You might ask me, what's your style? Do you know what it is and what influenced it in you?
I think I do. My style is based in three parts:
Composition, Color and Contrast. Let's take them one at a time.
COMPOSITION; I realized over the last few years that I tend to compose my images, both in camera and in post production, in what I guess would be now called 'letter box'. Did I just develop this when the new letterbox TVs were introduced? No, it started way before that. When I was a young boy I loved the movies. Like many young boys, I particularly liked westerns, especially John Wayne westerns: movies like the "The Searchers" and " In Her Hair She Wore A Yellow Ribbon". These movies were shot in the western United States and the imagery included the beautiful full expanse of many of the western canyons and prairies. In the "Searchers", directed by Jon Ford, parts were filmed in Monument Valley Arizona and Utah. I did not realize till years later what an influence these films had on me. The "Searchers" in particular, I believe influenced my early years in many ways. It is a wonderful complex film. Ford depicts racism in the way the Indian are portrayed. The lead character, Ethan Edwards (Wayne) searches for his niece who has been abducted by Indians. So many emotions are going on in this film below and above the surface. I honestly think it helped shape my feelings on racism. In later years, I would move to Arizona and visit some of those same valleys. It is an area that is still very dear to me.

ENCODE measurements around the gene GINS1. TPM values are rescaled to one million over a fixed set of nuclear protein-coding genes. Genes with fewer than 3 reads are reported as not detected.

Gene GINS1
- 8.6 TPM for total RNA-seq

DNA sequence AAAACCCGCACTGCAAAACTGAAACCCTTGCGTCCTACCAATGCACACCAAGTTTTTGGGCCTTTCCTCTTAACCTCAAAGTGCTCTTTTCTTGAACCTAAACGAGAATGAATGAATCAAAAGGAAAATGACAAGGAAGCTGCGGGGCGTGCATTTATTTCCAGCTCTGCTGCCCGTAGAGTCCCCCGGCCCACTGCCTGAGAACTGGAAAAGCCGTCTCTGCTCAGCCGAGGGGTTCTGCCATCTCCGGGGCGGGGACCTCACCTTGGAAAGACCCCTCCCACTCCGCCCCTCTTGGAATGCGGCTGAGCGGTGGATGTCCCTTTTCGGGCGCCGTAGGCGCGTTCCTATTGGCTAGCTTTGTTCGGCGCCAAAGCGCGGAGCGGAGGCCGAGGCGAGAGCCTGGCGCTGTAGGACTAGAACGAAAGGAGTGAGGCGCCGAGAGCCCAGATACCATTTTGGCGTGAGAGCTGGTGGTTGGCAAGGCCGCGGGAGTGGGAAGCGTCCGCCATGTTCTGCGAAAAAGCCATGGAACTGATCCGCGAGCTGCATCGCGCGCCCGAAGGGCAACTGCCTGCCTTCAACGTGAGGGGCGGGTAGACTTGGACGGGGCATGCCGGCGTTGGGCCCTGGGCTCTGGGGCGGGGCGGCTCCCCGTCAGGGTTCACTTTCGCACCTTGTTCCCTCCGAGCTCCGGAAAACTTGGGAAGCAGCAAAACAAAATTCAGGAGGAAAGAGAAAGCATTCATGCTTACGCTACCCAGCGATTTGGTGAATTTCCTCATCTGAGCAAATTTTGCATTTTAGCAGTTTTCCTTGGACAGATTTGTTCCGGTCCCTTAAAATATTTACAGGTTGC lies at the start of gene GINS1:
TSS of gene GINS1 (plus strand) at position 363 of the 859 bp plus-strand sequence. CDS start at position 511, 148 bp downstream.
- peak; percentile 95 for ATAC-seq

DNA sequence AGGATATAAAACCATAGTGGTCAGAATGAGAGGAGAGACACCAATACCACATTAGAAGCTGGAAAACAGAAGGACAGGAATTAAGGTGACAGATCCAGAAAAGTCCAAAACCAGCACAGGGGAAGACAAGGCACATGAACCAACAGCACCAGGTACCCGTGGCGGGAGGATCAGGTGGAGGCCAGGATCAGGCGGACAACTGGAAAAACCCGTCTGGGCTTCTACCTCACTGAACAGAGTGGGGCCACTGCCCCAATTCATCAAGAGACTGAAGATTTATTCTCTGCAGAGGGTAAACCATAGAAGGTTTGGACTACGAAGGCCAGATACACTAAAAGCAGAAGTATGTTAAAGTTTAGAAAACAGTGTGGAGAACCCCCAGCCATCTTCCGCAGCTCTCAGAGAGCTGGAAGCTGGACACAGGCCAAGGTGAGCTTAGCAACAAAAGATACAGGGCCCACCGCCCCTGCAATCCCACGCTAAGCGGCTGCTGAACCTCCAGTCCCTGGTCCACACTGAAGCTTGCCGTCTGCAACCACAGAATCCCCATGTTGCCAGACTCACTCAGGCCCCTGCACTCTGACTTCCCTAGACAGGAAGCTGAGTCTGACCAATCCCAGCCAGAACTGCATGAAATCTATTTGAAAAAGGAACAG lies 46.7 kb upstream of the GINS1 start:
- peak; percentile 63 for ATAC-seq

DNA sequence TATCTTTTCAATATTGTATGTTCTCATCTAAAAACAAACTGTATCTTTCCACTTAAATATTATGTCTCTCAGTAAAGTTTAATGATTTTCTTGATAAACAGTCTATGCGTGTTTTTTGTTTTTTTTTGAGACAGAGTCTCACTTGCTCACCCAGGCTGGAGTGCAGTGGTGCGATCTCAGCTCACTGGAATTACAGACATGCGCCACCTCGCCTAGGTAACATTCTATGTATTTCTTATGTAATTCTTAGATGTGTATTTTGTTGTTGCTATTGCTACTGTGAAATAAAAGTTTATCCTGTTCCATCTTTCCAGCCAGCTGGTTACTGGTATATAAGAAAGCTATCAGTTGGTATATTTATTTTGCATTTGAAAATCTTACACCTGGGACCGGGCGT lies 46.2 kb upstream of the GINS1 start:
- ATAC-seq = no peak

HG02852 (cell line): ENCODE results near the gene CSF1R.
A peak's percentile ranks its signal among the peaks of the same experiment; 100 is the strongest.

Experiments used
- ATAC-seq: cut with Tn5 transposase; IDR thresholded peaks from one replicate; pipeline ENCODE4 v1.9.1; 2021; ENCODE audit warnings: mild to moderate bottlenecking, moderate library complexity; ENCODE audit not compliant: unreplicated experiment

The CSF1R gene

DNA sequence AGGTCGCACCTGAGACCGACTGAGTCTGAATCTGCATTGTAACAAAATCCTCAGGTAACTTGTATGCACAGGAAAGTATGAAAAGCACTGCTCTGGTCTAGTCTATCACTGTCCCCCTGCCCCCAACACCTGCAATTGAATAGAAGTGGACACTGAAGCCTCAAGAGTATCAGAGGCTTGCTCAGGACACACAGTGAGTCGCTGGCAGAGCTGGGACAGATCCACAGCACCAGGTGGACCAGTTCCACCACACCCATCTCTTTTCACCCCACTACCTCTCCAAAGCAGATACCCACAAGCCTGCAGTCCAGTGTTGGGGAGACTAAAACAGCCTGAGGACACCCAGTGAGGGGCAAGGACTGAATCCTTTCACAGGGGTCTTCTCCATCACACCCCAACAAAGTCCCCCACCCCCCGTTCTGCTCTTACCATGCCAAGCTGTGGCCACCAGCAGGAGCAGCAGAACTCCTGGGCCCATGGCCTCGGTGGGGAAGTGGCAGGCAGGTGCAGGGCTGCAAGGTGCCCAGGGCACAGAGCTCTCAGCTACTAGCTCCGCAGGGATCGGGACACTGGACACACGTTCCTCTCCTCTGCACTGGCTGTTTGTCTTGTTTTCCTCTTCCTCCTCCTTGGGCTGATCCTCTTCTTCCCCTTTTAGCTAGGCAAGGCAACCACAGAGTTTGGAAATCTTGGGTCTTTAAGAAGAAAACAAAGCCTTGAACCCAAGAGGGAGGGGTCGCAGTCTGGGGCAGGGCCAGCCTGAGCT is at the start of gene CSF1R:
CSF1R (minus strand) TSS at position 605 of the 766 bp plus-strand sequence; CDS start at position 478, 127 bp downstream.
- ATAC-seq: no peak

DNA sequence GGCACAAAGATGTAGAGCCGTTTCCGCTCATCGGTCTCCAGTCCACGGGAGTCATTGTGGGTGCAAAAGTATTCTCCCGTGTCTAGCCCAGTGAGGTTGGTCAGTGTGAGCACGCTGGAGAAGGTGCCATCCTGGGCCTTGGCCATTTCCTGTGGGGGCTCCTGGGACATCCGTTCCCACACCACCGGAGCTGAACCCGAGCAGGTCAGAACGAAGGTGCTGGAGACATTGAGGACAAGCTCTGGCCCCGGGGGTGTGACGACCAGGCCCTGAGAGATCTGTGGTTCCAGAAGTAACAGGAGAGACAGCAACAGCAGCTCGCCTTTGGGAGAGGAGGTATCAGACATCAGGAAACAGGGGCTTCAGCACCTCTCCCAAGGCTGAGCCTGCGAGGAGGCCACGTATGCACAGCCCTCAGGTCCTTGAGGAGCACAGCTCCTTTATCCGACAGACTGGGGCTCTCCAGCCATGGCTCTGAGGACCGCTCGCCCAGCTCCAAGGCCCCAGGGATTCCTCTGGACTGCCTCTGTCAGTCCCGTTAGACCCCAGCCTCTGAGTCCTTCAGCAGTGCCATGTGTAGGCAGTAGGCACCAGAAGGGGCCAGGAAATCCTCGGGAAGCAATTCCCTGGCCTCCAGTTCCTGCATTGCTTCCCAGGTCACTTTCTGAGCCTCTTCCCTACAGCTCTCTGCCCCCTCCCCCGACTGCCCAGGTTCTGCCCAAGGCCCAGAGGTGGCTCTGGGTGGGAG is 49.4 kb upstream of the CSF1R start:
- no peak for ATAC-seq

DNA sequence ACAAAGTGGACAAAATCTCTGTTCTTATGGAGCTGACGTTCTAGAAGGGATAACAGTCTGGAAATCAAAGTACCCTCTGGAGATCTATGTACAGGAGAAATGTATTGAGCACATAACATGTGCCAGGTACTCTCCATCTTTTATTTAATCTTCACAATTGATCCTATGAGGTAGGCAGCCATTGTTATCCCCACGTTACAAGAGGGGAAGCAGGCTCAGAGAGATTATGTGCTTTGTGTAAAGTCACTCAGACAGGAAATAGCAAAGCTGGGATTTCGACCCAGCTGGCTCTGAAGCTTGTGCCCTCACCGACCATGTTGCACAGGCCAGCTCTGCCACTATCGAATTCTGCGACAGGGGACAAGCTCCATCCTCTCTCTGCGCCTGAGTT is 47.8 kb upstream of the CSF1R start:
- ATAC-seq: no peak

A few years ago, I noticed that I was composing many of my images in a cinematography style heavily influenced by this and other films of the era: the wide letterbox view. Why do I like this so much? I like the full story it tells.
I want to convey what I saw, a person or animal in the forefront of an expanse of scenery but showing the viewer what the person or animal is seeing. Not just nature images but even in street photography it is possible. I think this young women is the most interesting part of this image. Cropping it this way allows her to be the focal but you get to see where she is, what she is seeing. It tells a story.
This is a very subtle difference but I think it brings more focus on the egret, eliminating some of the water.
This was cropped in camera. I could have used a different lens, come closer and made the bride and groom the main focus. But they really were not the story I was trying to tell. What the story was is having all their family and friends there to celebrate with them. The wider angle accomplished that.
You might have noticed that in all but this last image I used the "Rule of Thirds" which is one of the most often used rules of composition. I almost always use the rule of thirds but not always. These rules are made to be broken in the appropriate image. Which is the appropriate image? I believe that's up to the photographer's eye, part of their style. I also believe we should make images that we like (unless we are being paid for a particular project to be photographed a particular way).
The rule of thirds is part of my style. To understand the rule of thirds imagine the lines of a tic tac toe board on top of my images here, other then the last one. Although I could make the point that in the last one the main point of interest is not the bride and groom but the young very demonstrative young man to camera right point at them. The most important part of the image should fall in one of the four intersections of the Tic Tac Toe board.
As you can see composition is a large part of my style and I photograph with that in mind for every shot. Then when I import into Lightroom the first thing I decide on is if I want to refine my compositional choice.
In my next post, I will deal with the second part of my style; Color